Red Hat Bugzilla – Bug 499786
CVE-2009-3238 kernel: random: make get_random_int() more random [rhel-4.8.z]
Last modified: 2009-09-18 06:39:17 EDT
+++ This bug was initially created as a clone of Bug #499776 +++
Description of problem:
"It's a really simple patch that basically just open-codes the current "secure_ip_id()" call, but when open-coding it we now use a _static_ hashing area, so that it gets updated every time.
And to make sure somebody can't just start from the same original seed of all-zeroes, and then do the "half_md4_transform()" over and over until they get the same sequence as the kernel has, each iteration also mixes in the same old "current->pid + jiffies" we used - so we should now have a regular strong pseudo-number generator, but we also have one that doesn't have a single seed.
Note: the "pid + jiffies" is just meant to be a tiny tiny bit of noise. It has no real meaning. It could be anything. I just picked the previous seed, it's just that now we keep the state in between calls and that will feed into the next result, and that should make all the difference.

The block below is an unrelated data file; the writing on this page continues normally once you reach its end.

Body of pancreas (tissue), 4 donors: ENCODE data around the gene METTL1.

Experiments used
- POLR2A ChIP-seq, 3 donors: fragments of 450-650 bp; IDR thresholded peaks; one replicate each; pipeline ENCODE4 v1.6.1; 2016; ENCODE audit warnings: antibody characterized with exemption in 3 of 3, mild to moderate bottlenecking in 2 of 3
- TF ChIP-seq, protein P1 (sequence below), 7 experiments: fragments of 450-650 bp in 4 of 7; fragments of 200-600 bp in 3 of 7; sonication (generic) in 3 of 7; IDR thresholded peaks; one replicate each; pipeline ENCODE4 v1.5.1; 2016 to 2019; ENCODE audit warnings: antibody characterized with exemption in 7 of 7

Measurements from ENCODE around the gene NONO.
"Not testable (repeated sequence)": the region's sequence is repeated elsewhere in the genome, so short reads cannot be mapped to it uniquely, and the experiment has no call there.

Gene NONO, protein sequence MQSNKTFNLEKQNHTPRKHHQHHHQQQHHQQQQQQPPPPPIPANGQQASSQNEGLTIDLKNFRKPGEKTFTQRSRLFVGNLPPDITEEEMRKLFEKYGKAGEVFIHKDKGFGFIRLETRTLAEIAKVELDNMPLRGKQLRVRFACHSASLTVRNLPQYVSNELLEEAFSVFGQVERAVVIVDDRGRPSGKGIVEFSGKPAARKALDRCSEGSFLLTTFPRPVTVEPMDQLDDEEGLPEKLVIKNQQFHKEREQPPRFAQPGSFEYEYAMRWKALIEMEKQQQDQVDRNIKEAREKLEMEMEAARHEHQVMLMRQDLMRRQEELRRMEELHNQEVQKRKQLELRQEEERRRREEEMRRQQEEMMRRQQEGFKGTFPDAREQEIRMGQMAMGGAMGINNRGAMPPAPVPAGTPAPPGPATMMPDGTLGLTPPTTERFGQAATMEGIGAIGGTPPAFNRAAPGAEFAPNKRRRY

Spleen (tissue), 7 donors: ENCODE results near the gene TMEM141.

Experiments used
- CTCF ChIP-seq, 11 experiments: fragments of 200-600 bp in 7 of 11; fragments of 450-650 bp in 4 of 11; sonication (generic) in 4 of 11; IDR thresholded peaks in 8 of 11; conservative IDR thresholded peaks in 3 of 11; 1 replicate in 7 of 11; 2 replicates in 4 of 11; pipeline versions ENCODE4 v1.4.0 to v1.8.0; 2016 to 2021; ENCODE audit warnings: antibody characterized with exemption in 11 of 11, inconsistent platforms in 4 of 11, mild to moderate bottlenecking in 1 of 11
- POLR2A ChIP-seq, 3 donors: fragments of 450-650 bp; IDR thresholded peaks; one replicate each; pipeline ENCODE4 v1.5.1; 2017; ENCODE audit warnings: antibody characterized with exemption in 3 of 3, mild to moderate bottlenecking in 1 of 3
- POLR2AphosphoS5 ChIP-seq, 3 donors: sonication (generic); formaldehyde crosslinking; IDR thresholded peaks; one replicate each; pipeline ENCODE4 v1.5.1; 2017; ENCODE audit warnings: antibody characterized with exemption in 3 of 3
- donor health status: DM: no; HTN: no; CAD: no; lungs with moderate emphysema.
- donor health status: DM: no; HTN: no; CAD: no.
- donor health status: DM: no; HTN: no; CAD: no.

I made that hash be a per-cpu data just to avoid cache-line ping-pong: having multiple CPU's write to the same data would be fine for randomness, and add yet another layer of chaos to it, but since get_random_int() is supposed to be a fast interface I did it that way instead. I considered using "__raw_get_cpu_var()" to avoid any preemption overhead while still getting the hash be _mostly_ ping-pong free, but in the end good taste won out."
Upstream commit: http://git.kernel.org/linus/8a0a9bd4db63bc45e3017bedeafbd88d0eb84d02
--- Additional comment from firstname.lastname@example.org on 2009-05-08 02:28:26 EDT ---
--- Additional comment from email@example.com on 2009-05-08 02:32:32 EDT ---
Created an attachment (id=343053)
MITRE's CVE-2009-3238 record:
The get_random_int function in drivers/char/random.c in the Linux
kernel before 2.6.30 produces insufficiently random numbers, which
allows attackers to predict the return value, and possibly defeat
protection mechanisms based on randomization, via vectors that
leverage the function's tendency to "return the same value over and
over again for long stretches of time."